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Direct labour budget

Category: Budgeting Methodology

The direct labour costs, as a principle, are to be developed on the basis of the individual products planned to be produced. They can be developed on the basis of the products planned to be sold if no change of work-in-progress or finished goods inventory is budgeted for the planning period.

Because the different products cause different labour cost in the workshops which contribute to the manufacturing process, the planning has to be done by workshop. The technical documentation as to the work to be carried out – how many minutes of direct work have to be spent in the different work shops, and at what rate – serves as basis for calculating the direct labour cost budget in using the formula:

calculating the direct labour cost budget

Attention has to paid to the fact that in the case of work which is not paid “by piece”, the time per unit (the norm) might be over-, or understated, i.e. not be established in accordance with the principle of “attainable performance under efficient operating conditions”. Using such norms for budgeting will automatically lead to a wrong direct material cost budget.

In the case of the sample company Eurotransform, the direct labour budget calculation is carried out for 14 workshops by month in accordance with the planned delivery date of the final product, and in splitting the labour cost into “incentive paid work” (paid per piece), and “straight paid work” (paid by hour). This calculation shows which direct labour cost are caused in the different workshops by the final products due for delivery in January, February, March, etc. The calculation, however, does not indicate at what point in time of the production cycle the labour cost becomes cash outflow effective. (for example, in the case of delivery by the end of June, production has to be launched for category II – III products in April, for category IV — VI products in March). A direct labour payment pattern, therefore, has to be assumed similar to the one used for direct materials (%age distribution of cash outflows during the production cycle time for transformer sizes II-III, and IV-VI).

The problem of budgeting overheads (or indirect cost) stems from the fact that overhead cost are not connected directly to individual products, orders or services, as are the direct cost.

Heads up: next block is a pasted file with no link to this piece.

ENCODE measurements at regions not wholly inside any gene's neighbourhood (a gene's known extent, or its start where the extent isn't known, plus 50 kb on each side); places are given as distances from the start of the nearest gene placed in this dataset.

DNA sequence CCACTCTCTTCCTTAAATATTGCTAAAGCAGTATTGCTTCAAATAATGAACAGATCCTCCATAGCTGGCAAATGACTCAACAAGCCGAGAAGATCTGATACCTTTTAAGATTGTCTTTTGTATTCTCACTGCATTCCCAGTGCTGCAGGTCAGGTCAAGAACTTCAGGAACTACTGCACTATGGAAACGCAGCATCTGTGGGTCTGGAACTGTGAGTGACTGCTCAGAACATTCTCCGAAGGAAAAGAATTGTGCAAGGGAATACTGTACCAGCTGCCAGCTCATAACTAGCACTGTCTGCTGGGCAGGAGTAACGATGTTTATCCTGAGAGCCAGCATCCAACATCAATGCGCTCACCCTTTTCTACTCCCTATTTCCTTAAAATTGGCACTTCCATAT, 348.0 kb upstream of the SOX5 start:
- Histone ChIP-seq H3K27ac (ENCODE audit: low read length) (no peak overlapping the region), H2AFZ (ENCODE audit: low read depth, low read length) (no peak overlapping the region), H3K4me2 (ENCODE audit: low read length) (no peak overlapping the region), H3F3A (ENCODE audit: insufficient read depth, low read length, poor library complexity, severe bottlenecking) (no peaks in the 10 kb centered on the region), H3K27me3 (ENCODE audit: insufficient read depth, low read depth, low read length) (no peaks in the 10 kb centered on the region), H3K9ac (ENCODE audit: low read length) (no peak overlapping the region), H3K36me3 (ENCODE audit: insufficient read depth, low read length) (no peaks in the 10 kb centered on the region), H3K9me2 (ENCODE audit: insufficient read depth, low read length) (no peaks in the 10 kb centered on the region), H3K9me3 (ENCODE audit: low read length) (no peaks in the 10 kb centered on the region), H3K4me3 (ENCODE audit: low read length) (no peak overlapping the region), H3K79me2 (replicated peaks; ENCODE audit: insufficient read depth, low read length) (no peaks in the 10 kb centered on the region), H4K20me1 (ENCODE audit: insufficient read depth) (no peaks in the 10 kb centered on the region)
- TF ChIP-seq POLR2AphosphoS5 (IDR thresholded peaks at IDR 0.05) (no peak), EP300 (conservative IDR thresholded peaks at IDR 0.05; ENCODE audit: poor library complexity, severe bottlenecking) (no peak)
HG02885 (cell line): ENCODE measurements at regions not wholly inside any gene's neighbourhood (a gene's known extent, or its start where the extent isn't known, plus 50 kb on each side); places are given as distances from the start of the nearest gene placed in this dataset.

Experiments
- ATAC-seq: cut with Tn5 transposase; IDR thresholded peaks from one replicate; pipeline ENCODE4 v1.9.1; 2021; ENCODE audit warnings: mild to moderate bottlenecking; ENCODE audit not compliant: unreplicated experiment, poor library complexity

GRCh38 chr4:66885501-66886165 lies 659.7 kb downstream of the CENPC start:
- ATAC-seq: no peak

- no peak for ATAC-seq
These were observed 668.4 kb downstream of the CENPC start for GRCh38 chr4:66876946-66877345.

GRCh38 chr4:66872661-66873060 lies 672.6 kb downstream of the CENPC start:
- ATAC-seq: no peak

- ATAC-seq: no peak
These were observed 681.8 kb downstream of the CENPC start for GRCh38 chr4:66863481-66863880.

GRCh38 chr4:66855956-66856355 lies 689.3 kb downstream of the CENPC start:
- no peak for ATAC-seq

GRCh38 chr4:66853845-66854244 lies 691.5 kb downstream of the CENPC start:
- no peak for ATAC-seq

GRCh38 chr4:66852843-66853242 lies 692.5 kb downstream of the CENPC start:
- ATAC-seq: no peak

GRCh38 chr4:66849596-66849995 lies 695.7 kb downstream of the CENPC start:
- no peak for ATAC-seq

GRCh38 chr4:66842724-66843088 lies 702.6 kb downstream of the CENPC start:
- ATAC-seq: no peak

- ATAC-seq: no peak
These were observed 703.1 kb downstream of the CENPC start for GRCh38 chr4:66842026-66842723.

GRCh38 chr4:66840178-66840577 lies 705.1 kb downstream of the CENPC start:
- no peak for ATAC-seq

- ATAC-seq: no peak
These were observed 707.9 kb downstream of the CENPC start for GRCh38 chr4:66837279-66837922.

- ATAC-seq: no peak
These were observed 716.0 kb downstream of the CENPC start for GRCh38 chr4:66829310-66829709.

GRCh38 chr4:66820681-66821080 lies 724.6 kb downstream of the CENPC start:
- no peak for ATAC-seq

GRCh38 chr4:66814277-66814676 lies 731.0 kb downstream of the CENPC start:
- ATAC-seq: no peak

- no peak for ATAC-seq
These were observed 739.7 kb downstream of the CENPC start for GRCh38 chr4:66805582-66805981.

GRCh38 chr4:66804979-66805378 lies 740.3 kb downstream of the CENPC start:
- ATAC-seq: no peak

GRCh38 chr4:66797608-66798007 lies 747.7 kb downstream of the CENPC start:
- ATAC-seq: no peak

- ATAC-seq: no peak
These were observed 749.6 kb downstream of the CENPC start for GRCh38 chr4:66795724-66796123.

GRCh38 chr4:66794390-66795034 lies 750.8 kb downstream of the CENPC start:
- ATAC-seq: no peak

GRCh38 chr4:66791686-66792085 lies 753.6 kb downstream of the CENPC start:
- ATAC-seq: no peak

Some indirect costs, however, are still relatively close to direct costs. The labour cost caused by a workshop supervisor, certainly, cannot be related to individual work operations, as can the labour cost of direct workers. Each workshop, carrying out productive work has to bear such indirect cost of its own. But the supervisor’s cost, and other indirect cost incurred, can be related to the productive work done by the workshop, and via the productive work, to the products.

Other indirect cost are spent in departments which only carry out indirect activities, e.g. building maintenance and repair. These functions are referred to as auxiliary functions. The costs of auxiliary functions, too, have to be put in relation to the productive functions in order to relate them to products. This putting in relation is referred to as “distribution” and “allocation”

  • the cost of auxiliary activities, recorded in accounting by type of cost and by organizational function, are distributed to the direct activities who have to carry them in an accordance with the contribution they make to their work.
  • the total indirect cost identified as belonging to one productive activity (i.e. the indirect cost of the productive activity plus the distributed cost of the auxiliary activities) are then allocated to products, or processes.

This is explained in more detail in the following.

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